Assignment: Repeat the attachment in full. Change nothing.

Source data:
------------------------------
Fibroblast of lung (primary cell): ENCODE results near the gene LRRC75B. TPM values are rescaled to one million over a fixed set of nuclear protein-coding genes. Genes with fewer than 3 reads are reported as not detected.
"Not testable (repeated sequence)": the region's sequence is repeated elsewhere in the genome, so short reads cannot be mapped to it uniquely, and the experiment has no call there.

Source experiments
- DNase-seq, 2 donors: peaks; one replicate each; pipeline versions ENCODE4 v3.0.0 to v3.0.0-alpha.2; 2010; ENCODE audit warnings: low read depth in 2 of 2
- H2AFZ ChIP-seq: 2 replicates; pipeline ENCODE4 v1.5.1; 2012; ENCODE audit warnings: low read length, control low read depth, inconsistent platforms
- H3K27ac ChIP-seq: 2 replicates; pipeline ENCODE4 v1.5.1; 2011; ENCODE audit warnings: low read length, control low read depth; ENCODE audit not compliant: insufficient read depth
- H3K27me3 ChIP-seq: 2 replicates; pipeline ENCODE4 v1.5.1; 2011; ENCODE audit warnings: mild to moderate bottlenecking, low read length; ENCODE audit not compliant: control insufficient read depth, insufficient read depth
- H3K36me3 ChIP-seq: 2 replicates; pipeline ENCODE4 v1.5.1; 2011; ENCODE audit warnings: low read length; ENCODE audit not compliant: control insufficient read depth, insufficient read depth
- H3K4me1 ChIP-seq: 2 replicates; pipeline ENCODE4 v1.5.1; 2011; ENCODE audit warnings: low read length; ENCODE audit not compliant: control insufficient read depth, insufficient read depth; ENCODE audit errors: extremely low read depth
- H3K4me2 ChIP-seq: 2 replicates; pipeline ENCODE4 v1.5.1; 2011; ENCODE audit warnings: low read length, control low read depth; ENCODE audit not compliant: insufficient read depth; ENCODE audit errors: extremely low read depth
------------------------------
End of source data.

Fibroblast of lung (primary cell): ENCODE results near the gene LRRC75B. TPM values are rescaled to one million over a fixed set of nuclear protein-coding genes. Genes with fewer than 3 reads are reported as not detected.
"Not testable (repeated sequence)": the region's sequence is repeated elsewhere in the genome, so short reads cannot be mapped to it uniquely, and the experiment has no call there.

Source experiments
- DNase-seq, 2 donors: peaks; one replicate each; pipeline versions ENCODE4 v3.0.0 to v3.0.0-alpha.2; 2010; ENCODE audit warnings: low read depth in 2 of 2
- H2AFZ ChIP-seq: 2 replicates; pipeline ENCODE4 v1.5.1; 2012; ENCODE audit warnings: low read length, control low read depth, inconsistent platforms
- H3K27ac ChIP-seq: 2 replicates; pipeline ENCODE4 v1.5.1; 2011; ENCODE audit warnings: low read length, control low read depth; ENCODE audit not compliant: insufficient read depth
- H3K27me3 ChIP-seq: 2 replicates; pipeline ENCODE4 v1.5.1; 2011; ENCODE audit warnings: mild to moderate bottlenecking, low read length; ENCODE audit not compliant: control insufficient read depth, insufficient read depth
- H3K36me3 ChIP-seq: 2 replicates; pipeline ENCODE4 v1.5.1; 2011; ENCODE audit warnings: low read length; ENCODE audit not compliant: control insufficient read depth, insufficient read depth
- H3K4me1 ChIP-seq: 2 replicates; pipeline ENCODE4 v1.5.1; 2011; ENCODE audit warnings: low read length; ENCODE audit not compliant: control insufficient read depth, insufficient read depth; ENCODE audit errors: extremely low read depth
- H3K4me2 ChIP-seq: 2 replicates; pipeline ENCODE4 v1.5.1; 2011; ENCODE audit warnings: low read length, control low read depth; ENCODE audit not compliant: insufficient read depth; ENCODE audit errors: extremely low read depth